AP's Michael Casey explains the two-stroke penalty Tiger Woods received for taking embedded ball relief in sand, even though playing partner Martin Kaymer agreed the ball was embedded.
McFee said the rule was clear and that Woods never challenged him on it after the round. It came to light when a spectator alerted the European Tour to the infraction, he said.
"An embedded ball relief is through the green but in ground other than sand," McFee said. "I talked to him when he came off the 11th tee because I couldn't be sure about a two-stroke penalty until we got into the recording area. I don't know the exact spot where he was. I know the area. I would need Tiger to come out and have a look, and he was happy it was in sand."
**Alistair Tait with more on the ruling and the impact this has for the tournament:
The news couldn’t be worse for Abu Dhabi and HSBC. With World No. 1 Rory McIlroy already missing the cut, the last thing the sponsors needed was to see Woods bow out of the event too. McIlroy and Woods are estimated to have been paid in the region of some $4 million to turn up in Abu Dhabi.
"I didn't know the rule either. Tough for Tiger. Tough for the tournament," said McIlroy.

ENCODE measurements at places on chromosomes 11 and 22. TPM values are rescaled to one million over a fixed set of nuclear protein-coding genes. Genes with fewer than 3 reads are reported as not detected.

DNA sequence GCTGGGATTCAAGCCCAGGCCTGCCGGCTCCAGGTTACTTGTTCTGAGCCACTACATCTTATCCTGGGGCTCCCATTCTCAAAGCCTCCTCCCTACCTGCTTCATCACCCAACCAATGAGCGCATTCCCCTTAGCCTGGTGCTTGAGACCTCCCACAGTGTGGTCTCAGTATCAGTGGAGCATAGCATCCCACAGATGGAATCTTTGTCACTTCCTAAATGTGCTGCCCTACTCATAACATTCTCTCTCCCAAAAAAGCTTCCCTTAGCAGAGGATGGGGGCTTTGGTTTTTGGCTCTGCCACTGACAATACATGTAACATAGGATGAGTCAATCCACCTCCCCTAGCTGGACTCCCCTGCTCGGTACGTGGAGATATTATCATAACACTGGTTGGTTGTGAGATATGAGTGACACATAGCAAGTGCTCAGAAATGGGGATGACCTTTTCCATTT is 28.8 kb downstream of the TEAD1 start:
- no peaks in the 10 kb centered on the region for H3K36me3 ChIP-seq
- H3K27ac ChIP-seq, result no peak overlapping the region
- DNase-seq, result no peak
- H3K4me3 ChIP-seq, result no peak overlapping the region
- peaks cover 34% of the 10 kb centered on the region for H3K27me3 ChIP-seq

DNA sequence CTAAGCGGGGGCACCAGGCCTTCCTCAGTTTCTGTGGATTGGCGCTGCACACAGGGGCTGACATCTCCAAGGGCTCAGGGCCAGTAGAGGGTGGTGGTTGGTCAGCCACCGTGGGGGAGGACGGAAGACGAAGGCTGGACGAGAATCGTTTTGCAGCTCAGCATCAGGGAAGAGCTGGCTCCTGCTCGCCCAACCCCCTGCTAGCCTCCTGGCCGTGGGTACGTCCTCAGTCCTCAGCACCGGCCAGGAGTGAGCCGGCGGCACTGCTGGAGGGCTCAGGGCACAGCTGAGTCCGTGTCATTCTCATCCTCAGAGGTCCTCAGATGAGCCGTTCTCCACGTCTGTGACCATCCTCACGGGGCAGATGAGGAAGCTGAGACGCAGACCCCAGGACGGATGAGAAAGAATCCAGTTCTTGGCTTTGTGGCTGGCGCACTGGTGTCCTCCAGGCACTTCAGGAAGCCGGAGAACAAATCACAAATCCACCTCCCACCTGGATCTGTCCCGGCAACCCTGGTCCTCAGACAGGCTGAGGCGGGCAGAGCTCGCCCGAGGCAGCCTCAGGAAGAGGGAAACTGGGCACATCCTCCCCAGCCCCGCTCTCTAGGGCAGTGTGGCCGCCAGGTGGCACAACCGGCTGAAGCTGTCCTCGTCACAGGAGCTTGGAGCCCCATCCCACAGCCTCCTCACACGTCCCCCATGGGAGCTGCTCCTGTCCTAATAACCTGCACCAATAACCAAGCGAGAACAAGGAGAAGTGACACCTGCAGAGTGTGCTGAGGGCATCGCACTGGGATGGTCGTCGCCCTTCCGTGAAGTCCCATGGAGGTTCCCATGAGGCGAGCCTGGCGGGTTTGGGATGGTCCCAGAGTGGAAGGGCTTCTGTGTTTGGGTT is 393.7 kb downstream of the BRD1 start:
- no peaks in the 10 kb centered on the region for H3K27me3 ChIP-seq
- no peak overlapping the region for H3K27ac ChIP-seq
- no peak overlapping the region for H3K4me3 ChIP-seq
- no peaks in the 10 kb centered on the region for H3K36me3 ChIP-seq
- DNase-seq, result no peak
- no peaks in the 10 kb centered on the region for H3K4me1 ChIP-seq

**M. Satya Narayan says the question of Tiger's embedded ball was raised by spectators, based on what she was told from European Tour officials.
Clarifying the penalty, European Tour Chief Referee McPhee said the incident had been brought to his attention by some spectators.
“Spectators spoke to a referee to say they were curious as to why the drop was given. I don’t actually think they realised what can they were opening. And the referee said ‘well, you know, it would likely be an embedded ball’. But then, when he went to look at the area, he thought to himself ‘I’m not so sure I would give that’. So then he called me and I went and had a look at it, and for sure, there’s no question about it the ball was embedded in sand.”
Bob Harig notes that it was "a writer following the group asked a rules official about the situation."
On Twitter, Golfweek's Alistair Tait Tweeted that he simply asked a question of an official in trying to clarify what the drop was for. The situation then snowballed from there when European Tour officials realized there might have been a violation.